The EU bans seafood imports By -Ismat Sabir-

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Earlier, the MFD sent the plan to the EU, but it was rejected for various reasons. There are also some US restrictions on seafood exports, which needed to be lifted. The EU has banned seafood exports from Pakistan since April 2007. The action was taken after its inspectors’ visit to Pakistan in January this year. They found the industry’s food processing below their standards. The EU had also raised complaints against fishing vessels, auction halls and processing units, which have still not been addressed by the fishermen community. However, to remove their objections the Government of Sindh has spent Rs 50 million to meet the EU export standards.

In 2004, the per capita food fish supply was estimated at 13.5 kg, excluding China. Overall, fish provided more than 2.6 billion people with at least 20 percent of their average per capita animal protein intake. The share of fish proteins in the total world animal protein supplies grew from 14.9 percent in 1992 to 16.0 percent in 1996, but declined to about 15.5 percent in 2003.

The estimates for 2005 indicate that the total world fishery production was 142 million tonnes, an increase of one million tonnes over 2004, and a record production. Although the total amount of fish available for human consumption have increased to 107 million tonnes, but its per capita availability remained at the same level as in 2004 because of population growth. China remains the largest producer, with fisheries production of 47.5 million tonnes in 2004, 16.9 capture and 30.6 million tonnes aquaculture. This provides an estimated domestic food supply of 28.4 kg per capita, as well as production for export and non-food purposes.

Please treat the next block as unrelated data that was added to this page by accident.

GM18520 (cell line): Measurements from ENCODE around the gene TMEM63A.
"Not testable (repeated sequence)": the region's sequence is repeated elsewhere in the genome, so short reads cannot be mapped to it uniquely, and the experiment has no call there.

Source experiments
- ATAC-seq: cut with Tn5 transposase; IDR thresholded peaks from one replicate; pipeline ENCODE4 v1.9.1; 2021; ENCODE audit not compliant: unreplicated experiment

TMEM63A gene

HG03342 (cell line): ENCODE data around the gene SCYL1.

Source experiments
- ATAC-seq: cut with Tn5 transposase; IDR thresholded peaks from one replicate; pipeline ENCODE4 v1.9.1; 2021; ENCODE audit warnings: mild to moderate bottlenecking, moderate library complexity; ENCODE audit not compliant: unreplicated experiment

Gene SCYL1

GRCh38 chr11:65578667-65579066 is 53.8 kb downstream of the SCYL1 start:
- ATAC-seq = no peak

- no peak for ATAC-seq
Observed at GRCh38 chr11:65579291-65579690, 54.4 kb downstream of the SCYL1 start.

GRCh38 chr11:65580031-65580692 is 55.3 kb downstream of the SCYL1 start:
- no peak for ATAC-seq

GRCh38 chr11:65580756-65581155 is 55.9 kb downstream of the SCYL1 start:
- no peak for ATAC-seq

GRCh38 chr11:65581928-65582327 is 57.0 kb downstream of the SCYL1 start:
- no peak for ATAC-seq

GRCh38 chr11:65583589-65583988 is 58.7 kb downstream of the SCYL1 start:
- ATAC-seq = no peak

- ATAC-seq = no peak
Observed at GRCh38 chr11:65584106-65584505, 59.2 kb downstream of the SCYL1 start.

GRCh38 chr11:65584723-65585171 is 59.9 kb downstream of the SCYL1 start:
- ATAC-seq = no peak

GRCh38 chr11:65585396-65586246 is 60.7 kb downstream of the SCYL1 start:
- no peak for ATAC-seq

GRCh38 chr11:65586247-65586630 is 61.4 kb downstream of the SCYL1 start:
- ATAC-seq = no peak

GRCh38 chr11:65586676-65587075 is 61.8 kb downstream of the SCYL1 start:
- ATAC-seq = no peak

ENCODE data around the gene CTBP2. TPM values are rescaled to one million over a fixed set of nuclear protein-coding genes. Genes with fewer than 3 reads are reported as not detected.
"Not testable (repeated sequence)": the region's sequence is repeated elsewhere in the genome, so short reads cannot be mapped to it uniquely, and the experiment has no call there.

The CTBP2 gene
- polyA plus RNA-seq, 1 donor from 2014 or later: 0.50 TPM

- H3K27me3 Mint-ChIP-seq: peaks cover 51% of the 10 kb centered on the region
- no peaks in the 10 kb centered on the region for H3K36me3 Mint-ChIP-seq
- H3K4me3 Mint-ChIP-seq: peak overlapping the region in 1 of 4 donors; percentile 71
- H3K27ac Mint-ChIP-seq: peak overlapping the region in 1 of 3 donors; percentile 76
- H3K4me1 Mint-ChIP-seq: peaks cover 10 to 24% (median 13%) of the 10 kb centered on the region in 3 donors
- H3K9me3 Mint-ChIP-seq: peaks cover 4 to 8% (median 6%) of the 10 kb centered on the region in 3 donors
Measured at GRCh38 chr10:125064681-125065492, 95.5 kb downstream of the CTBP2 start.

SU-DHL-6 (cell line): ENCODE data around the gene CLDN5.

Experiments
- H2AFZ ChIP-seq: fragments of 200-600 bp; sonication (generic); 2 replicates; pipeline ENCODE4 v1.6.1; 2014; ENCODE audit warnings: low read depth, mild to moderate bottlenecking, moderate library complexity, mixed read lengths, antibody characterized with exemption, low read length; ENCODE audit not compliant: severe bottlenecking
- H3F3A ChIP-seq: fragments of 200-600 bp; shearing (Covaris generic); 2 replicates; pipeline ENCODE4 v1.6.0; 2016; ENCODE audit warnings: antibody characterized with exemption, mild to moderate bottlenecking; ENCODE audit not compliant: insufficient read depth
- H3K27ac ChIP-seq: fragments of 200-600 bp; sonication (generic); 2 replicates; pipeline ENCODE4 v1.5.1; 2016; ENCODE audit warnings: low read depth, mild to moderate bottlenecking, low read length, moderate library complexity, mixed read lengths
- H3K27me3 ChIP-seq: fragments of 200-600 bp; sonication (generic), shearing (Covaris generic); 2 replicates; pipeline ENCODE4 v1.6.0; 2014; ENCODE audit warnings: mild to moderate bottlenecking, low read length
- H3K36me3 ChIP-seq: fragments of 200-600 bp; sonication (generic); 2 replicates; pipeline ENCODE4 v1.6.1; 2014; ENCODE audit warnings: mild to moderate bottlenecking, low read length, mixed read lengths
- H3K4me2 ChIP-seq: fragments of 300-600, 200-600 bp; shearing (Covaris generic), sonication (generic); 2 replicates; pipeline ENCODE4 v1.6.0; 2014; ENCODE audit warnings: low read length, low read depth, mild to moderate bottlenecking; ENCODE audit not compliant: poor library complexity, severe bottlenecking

The EU’s eight-month ban on the Pakistani seafood has reduced the exports of fish and its preparations by 44 percent during August 2007. The main reason of this ban is the attitude of the Sindh government officials, who failed to maintain hygienic standards in line with the EU specifications. The other major reason was the insufficient seafood stocks for export due to an official ban on sea ventures for fishing during June and July, as the Arabian Sea during this period remained rough with high tides and caused many fatal accidents. The off-season of fish catching is also another reason for bringing down fish stocks during August. Similarly, during July-August 2007, the export also fell by 37.12 percent or $ 9.559 million, the exports stood at $ 16.192 million against $ 25.751 million during the same period last year.

The country’s seafood exports registered more than 40 percent growth last year, reached $ 196.15 million by June 2006 up from $ 138.94 million exported during 2004-05. The seafood export surpassed the target set for 2005-06 of $ 160 million by 22.5 percent. Pakistan exported seafood worth $ 188 million during the financial year 2006-07, which was almost four percent less against $ 196 million of 2005-06. August-September is the peak period of the season and before the ban Pakistan used to export over 90 percent seafood products to the EU in these months. Due to the EU ban, the shrimp exporters had explored some markets in the Middle East, China and Korea. The European countries are the largest buyers of Pakistani seafood, mainly shrimps, for more than two decades, sharing 53 percent of the total export to the world. Of the total 60 percent are exported through the fish harbour auction hall. A few exporters have direct landing of seafood to their processing units from the approved fishing boats under the Vendor Assurance Programme (VAP).